Wednesday, February 18, 2015

Wednesday Catchup

Days seem to go by so fast, yet not a lot gets done. Maybe one day I'll get back to normal, but am in no hurry (lazy, that's me).

Thanks for sending details of the 'budget menu' Jane.  Working on £5 per head (for approx. 50 people), that allows £250 to make the meal, and it would be wrong for me to suppose ALL this money went on paying for the ingredients, as probably the speakers were given some payment towards their expenses, or maybe a donation given to charity (as usually happens).

The cost of this  meal can vary immensely depending on whether foods that could be made were instead bought (bread rolls, yogurt...) and also whether best quality (jacket potatoes always seem far more expensive bought singly, or in packs of four, and a great deal cheaper when bought in larger packs). supermarket 'best mince' usually more expensive than from a butcher..... some canned (ready-cooked) red beans cheaper than if soaking/cooking from dried -  so each one of us could end up spending more - or less. 
Given the total menu, a good meal was had by all for a low price.  Could it have been lower?  Possibly if that is the aim, but to reduce prices and keep reducing them we need quite a bit of experience and use a fair amount of hard work. 

There were a couple of comments re how food can be made to look more if it has been shredded or whipped, and this is true.  When you think about it, a chunky vegetable soup is almost made that way (especially if shredded chicken - from a carcase - is included).  Minced meat could be classed as 'shredded/chopped', as are also onions, so with the addition of cans of chopped tomatoes and cooked red beans is another dish that fits into the 'shreddeds'.

Sometimes I serve a salad with a chilli, and keeping with the same theme I would make a coleslaw using white cabbage, carrot, and onion  - all shredded or grated - and mixed together in a salad dressing..  Possibly accompanying this with potato salad (chopped cooked potatoes with onions in a mayo dressing).

In a way 'the shreddeds', eaten with a fork, are a bit like a Chinese stir-fry eaten with chopsticks.  Can take quite a time to eat it all up, and this makes our stomach (feels full after eating for 20 minutes) believe it's eaten more than it has.  Or we could do as some people on a diet do - chew every mouthful 35 times before swallowing. 

If the Americans are now beginning to celebrate Pancake Day Pam, do they serve the European type pancakes (large and very thin) or still keep to those normally made in the US - small and thick, very similar to what we call 'drop scones' or 'Scotch Pancakes'?

Do hope your father manages to sell his house soon Kathryn, and no doubt you could start looking for your own new property, just to see what is of offer and for what price.  A lot of property these days have to wait for a 'chain' of properties to be sold before the money is freed to by a chosen one. But you can always make an offer.  Your dad has no chain so this should speed things up a bit.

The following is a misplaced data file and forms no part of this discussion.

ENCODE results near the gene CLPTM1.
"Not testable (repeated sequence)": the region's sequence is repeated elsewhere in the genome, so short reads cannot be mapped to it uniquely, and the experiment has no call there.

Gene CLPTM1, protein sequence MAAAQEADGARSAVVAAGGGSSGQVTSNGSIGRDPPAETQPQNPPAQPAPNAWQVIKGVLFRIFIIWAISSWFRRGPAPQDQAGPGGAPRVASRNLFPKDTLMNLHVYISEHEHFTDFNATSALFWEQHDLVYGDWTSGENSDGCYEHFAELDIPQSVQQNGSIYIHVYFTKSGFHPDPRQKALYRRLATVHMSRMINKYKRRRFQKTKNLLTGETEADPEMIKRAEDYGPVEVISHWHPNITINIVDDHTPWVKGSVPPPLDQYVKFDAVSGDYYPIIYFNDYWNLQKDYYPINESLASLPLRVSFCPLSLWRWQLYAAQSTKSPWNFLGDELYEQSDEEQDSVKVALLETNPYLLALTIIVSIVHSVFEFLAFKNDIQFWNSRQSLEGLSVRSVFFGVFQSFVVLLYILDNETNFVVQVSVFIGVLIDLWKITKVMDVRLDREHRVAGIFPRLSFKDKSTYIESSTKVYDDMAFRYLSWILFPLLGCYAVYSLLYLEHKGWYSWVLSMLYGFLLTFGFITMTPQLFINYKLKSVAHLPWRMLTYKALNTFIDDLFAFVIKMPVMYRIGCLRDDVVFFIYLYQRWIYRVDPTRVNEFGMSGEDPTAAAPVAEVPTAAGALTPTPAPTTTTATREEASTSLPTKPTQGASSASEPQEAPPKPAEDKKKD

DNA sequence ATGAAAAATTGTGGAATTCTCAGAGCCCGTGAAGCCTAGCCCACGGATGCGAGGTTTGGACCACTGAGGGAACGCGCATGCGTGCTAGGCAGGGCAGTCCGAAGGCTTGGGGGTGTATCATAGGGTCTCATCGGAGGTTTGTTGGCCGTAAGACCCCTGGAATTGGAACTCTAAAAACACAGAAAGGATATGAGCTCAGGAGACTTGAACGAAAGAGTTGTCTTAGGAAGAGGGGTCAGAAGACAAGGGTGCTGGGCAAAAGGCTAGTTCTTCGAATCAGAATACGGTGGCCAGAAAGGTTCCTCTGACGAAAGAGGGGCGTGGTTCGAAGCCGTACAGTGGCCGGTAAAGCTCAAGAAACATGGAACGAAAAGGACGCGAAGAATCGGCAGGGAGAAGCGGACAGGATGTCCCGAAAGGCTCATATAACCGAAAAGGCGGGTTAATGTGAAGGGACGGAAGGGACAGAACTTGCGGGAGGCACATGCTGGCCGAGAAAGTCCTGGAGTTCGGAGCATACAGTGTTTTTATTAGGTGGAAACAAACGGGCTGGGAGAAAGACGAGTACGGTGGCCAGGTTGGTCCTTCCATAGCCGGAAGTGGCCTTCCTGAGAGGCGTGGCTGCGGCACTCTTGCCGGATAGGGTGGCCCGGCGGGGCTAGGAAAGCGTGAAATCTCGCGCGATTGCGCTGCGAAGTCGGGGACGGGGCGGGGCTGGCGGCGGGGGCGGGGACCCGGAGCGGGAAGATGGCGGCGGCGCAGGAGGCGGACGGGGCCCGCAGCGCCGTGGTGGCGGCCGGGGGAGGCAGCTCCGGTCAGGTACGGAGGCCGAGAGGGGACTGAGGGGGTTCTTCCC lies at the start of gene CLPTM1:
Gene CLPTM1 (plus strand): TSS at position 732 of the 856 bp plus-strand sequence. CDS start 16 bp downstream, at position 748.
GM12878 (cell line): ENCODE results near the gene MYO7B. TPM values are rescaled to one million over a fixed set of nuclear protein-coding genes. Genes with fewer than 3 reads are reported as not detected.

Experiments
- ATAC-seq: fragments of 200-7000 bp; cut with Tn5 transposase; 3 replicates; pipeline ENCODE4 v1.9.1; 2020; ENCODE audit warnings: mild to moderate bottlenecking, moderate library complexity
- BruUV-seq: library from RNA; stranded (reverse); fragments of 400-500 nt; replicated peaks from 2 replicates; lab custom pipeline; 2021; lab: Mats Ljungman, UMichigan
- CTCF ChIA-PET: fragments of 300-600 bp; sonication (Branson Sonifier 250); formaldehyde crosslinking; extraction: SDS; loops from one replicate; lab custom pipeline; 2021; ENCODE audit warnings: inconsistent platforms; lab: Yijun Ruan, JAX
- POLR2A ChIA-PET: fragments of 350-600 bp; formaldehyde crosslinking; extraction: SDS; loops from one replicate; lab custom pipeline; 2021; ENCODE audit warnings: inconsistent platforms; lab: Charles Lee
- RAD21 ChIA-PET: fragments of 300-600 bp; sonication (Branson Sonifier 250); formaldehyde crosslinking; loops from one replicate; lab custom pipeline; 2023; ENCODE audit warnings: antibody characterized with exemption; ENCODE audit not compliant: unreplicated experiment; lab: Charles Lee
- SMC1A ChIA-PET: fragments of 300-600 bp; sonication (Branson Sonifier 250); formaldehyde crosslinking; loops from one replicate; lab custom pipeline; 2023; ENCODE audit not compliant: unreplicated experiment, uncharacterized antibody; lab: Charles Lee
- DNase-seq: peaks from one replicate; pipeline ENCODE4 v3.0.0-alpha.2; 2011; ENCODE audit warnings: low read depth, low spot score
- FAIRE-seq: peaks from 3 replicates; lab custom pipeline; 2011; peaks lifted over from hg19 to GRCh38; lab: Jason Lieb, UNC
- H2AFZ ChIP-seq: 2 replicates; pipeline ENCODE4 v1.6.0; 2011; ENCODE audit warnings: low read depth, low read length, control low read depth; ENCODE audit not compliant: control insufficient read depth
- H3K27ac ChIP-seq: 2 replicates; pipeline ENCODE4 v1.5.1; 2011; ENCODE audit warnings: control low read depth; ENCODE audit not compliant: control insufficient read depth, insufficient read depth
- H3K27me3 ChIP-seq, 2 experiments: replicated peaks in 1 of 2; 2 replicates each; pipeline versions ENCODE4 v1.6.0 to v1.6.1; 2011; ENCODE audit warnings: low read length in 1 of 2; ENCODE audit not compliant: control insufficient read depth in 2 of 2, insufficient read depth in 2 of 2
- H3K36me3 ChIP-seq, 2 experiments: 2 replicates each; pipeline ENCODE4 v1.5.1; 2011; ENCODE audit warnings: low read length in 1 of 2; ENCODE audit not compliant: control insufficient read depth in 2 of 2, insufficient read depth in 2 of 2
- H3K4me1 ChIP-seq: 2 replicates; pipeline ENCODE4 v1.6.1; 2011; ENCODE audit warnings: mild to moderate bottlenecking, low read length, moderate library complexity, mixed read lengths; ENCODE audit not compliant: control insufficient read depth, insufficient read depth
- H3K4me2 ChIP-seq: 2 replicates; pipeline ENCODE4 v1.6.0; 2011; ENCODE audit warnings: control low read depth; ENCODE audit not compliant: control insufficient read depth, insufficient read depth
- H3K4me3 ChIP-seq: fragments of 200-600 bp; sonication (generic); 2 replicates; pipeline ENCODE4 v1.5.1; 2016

As to what to grow/rear (what would sell well?).  Keep free-range hens, a variety so you get different coloured egg-shells (I like the blue ones).  If you have a field/orchard, then keep a couple or so sheep to keep the grass down (then spin their fleeces every year and have one butchered for the freezer when it is coming up to years old (a hogget).  You could also keep a few bee hives to give a supply of local honey (would sell well).

If you really fancy living in a hilly area (climate may be a bit cold for growing some veg), you might be able to spare a bed-room to take in B & B, maybe also an evening meal (or packed lunch) for visitors that are touring the area (by car, cycle, or walking). You could even include some craft tuition or pony trekking (buy another pony?).  With anything like the above, if you have alternative work, then you take in visitors only when you have free time.   Build your reputation on comfy beds (pref with an en-suite or wet-room), or barn accommodation for walkers, and plenty of good, home-cooked, home-made/grown, tasty food.  It's the last meal eaten (usually breakfast) that B & B visitors remember and will bring them back again, also pass details onto their friends.

We used to have the occasional B & B (only a handful a few times a year) when we lived in Leeds. So it wasn't a bit stressful, and they normally came when there was the annual Flower (etc) Show on our local park (about half a mile from where we lived), so as there are many annual shows in Yorks/Lancs, you could get several visitors if that is what you want.

Myself used to find that raising money in different ways (baking, preserve making, crafts, and B & B, plus demonstrations to local groups...) brought in necessary pennies, but a lot more interesting for me than doing the same thing all the time.  Just keeping the wolf from the door was enough for me.  Wasn't planning on being an entrepreneur.

Who knows, you new way of life would make a wonderful TV series when filmed from the start. Worth making a few enquiries to see if one (cable?) company is interested.

That's is for today, be back later this week....TTFN.